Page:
Learn the recipe secrets to making classic Fried Green Tomatoes that are both tender and crisp; with all the traditional corn flavor, but without the grit!
This post may contain affiliate links, but don't worry - they won't bite.
With all my Southern roots, it's hard to believe that there was a time in my life when the only fried green tomatoes I knew of were the ones at the Whistle Stop Cafe.
Then late one summer shortly after Mr B and I got hitched, we went over to his Mom’s for dinner, and she served up a plate of what looked like thick, green-tinged dollar-pancakes as part of a big family feast.
Mom’s Fried Green Tomatoes are as simple as they come. Dipped in pancake batter and pan-fried to a golden brown, they were delicious in a way I never expected.
Ever since that first plate of fried green tomatoes years ago, I’ve made it a point to sample every fried green tomato I run across. My ultimate goal: to develop a batter recipe that results in fried tomatoes that are both tender and crisp; with the traditional corn flavor and crunchy bite, but without the grit.
The Secret Isn’t in the Sauce (It’s in the Breading)
Like Southern fried chicken, fried green tomatoes are traditionally breaded in three steps: a flour dredge, a wet dip, and a final dry breading coating.
What I learned, sampling fried green tomatoes over the years is, the breading makes or breaks the recipe.
Not enough seasoning and they fall flat; too much, and you lose that smooth green-tomato punch. Too much cornmeal and you’re crunching driveway gravel; not enough and both flavor and crunch are sacrificed.
Lacking a living Southern granny, it probably took me a little more trial and error than it should have, but I finally cracked the code on the perfect crispy, crunchy, tender fried green tomato breading.
Recipe Secrets to Crispy, Grit-free Fried Green Tomatoes
Let's start with the obvious: cornmeal.
Cornmeal is a constant in nearly every Fried Green Tomato recipe you'll find. In the South, fine white cornmeal is most often used. However, it is difficult to find fine white cornmeal on store shelves here in the Pacific Northwest, so I usually use fine yellow cornmeal.
The other night when I was working on this recipe (yet again), I discovered I was out of fine yellow cornmeal. In the world we currently live in, I don’t run to the store for just one or two items, so I made do and used masa harina instead.
(Stay with me on this.)
1. Sub in Masa Harina for Cornmeal (Really!)
Masa harina is the traditional flour used to make tortillas, tamales, and other Mexican dishes. (I used to think it was just very finely ground cornmeal, but I was way off there.)
I learned that masa harina is made from field corn, which is dried and treated with a mixture of lime and water, loosening the hulls and softening the corn. The soaked corn (i.e., hominy) is then washed and ground into a dough, called masa. In a final step, the masa is dried and powdered, and resulting powder is masa harina.
Recipes often warn against using masa harina in place of cornmeal, because the two products are made from different kinds of corn and produce different results. Generally, I follow this guidance, but I was in a pinch.
I was also curious to learn how the substitution of masa harina would affect the texture and the flavor of the fried green tomatoes. The texture of yellow cornmeal grit in fried green tomato batter is the one thing I don’t like. Even finely ground yellow cornmeal results in a gravelly texture that I’m not so excited about.
Masa harina overcomes this issue – no more grit! After sampling the results of the final recipe multiple times, Mr B and I agree, like fine white cornmeal, masa harina lends a subtle corn flavor to the batter, while making for a smooth, pleasant mouthfeel.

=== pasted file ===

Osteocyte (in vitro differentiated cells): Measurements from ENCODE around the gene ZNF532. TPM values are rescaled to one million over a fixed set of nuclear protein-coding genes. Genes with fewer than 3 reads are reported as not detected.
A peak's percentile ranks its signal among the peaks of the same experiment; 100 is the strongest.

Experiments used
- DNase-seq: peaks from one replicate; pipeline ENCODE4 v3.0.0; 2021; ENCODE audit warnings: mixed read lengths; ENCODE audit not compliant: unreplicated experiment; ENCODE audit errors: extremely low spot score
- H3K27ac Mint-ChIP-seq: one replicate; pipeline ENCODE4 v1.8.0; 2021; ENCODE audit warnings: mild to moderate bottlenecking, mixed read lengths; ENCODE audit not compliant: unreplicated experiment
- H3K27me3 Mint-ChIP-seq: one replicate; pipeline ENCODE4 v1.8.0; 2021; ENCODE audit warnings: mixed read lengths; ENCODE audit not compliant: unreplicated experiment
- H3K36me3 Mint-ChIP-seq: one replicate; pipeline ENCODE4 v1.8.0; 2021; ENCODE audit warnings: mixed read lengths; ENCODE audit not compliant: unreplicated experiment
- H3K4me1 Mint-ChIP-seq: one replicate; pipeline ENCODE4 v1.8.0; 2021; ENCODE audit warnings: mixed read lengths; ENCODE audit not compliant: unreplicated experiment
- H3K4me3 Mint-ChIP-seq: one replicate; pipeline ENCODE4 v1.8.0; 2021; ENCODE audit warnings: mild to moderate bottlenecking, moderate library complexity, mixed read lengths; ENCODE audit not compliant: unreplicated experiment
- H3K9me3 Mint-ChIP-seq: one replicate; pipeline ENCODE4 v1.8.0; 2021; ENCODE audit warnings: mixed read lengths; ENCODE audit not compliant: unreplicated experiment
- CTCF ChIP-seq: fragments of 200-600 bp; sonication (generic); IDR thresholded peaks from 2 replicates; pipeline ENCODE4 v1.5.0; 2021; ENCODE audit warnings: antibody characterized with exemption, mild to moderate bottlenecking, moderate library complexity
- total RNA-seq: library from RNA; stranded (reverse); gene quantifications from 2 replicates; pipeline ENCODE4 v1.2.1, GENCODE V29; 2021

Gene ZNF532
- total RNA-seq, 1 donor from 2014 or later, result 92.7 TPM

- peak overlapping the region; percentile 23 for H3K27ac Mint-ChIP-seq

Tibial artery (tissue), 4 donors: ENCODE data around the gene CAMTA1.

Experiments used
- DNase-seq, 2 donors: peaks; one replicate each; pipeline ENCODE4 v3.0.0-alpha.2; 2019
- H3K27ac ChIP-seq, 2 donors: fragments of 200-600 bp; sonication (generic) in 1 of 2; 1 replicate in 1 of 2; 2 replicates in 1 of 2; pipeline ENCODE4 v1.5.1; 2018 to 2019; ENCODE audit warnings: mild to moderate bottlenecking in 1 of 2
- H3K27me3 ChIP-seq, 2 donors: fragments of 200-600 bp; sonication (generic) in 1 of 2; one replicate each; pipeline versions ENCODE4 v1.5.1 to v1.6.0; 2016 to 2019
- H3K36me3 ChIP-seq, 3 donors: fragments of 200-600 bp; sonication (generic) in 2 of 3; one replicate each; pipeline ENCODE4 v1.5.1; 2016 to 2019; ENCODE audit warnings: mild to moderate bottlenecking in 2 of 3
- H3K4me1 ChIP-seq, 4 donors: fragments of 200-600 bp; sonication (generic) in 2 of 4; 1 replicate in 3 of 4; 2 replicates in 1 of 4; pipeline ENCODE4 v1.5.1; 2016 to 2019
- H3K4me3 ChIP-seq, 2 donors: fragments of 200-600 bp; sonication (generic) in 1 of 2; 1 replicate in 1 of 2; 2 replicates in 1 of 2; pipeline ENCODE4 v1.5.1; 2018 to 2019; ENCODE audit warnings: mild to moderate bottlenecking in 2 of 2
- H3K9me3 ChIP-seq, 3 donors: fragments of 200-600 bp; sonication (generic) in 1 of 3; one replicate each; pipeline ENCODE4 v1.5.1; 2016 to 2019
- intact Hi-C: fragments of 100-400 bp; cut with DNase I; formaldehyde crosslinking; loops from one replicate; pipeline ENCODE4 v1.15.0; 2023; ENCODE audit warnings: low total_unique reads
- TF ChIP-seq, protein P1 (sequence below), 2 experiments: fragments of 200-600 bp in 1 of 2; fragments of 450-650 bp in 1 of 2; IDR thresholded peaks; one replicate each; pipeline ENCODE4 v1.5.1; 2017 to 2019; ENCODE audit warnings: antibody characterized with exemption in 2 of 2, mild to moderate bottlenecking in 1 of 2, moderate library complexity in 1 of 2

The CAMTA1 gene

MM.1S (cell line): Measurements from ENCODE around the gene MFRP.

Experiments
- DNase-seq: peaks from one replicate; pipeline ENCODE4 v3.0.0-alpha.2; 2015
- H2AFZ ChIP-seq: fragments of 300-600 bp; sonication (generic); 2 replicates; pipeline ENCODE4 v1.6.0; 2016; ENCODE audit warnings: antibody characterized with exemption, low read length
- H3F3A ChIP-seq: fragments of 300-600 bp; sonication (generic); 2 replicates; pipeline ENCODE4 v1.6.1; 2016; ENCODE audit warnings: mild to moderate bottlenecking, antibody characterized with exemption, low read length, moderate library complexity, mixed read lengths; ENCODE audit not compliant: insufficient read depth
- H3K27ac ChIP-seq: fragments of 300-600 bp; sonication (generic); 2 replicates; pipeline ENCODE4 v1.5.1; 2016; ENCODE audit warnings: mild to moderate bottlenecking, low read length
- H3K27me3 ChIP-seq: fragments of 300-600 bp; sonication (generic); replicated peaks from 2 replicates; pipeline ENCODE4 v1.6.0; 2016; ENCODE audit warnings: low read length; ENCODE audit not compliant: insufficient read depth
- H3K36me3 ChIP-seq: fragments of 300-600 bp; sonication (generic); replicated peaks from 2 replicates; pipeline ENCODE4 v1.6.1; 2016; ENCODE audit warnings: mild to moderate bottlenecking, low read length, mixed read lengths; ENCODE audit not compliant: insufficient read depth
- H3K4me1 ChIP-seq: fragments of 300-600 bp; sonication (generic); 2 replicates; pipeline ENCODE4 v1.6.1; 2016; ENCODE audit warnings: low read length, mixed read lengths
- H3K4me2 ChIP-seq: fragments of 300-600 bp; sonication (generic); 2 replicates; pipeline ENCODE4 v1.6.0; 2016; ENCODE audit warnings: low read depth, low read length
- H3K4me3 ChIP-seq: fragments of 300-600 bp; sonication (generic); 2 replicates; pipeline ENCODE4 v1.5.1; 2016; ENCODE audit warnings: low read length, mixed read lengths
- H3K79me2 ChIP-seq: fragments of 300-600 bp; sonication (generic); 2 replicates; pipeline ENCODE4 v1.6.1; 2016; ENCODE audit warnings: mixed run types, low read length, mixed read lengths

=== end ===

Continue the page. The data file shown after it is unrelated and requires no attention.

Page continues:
Moreover, the masa harina seems to enhance the crisp-factor, even more so than does the fine white cornmeal.
It makes sense that masa harina, essentially pre-cooked corn flour, would contribute to the batter crispiness of fried foods. Interestingly, other two major breading components in this fried green tomato recipe – Wondra flour and Panko crumbs – are also both “pre-cooked.”
2. Substitute Wondra for All-purpose Flour
As with the process for making masa harina, Wondra is finely ground flour that has been pre-cooked and dried. Ultra-light, Wondra is lower in protein and gluten than all-purpose flour, which all translates into a light and crispy crust for fried foods.
Often called instant flour, Wondra dissolves more quickly than all-purpose flour, and mixes into both hot and cold liquids easily. This makes it particularly useful for making smooth, creamy, lump-free sauces and gravies as well.
You can use all-purpose flour in place of the Wondra in this recipe, but your results may not be as crispy.
3. Use Panko Breadcrumbs
Panko crumbs are the third and final "pre-cooked" addition to the breading mix. The texture of panko makes it especially suited for fried food because it absorbs less oil than regular breadcrumbs, keeping food more crisp and crunchy.
How to Pick a Green Tomato
When making fried green tomatoes, you want to look for large, mature tomatoes that are still green, but would ripen if you put them on your windowsill for a week or two.
Immature tomatoes (i.e., those that would not ripen under any circumstances) can be tough and too acidic, at least for my tastes.
One way to tell a mature green tomato from an immature green tomato is by the seeds. If the seeds are flat and white, the tomato is not mature. If the seeds are full and look mature, the tomato is a perfect candidate for frying. Mature green tomatoes will result in the sweetest, most tender fried green tomatoes.
[If you need more direction in choosing your tomatoes, I found this video about how to pick a green tomato for frying quite helpful.]
Look for meaty tomatoes with very little jelly around the seeds, like those from Beefsteak or Heirloom varieties. Very juicy tomatoes (i.e., Romas, etc.) are not as well suited for frying.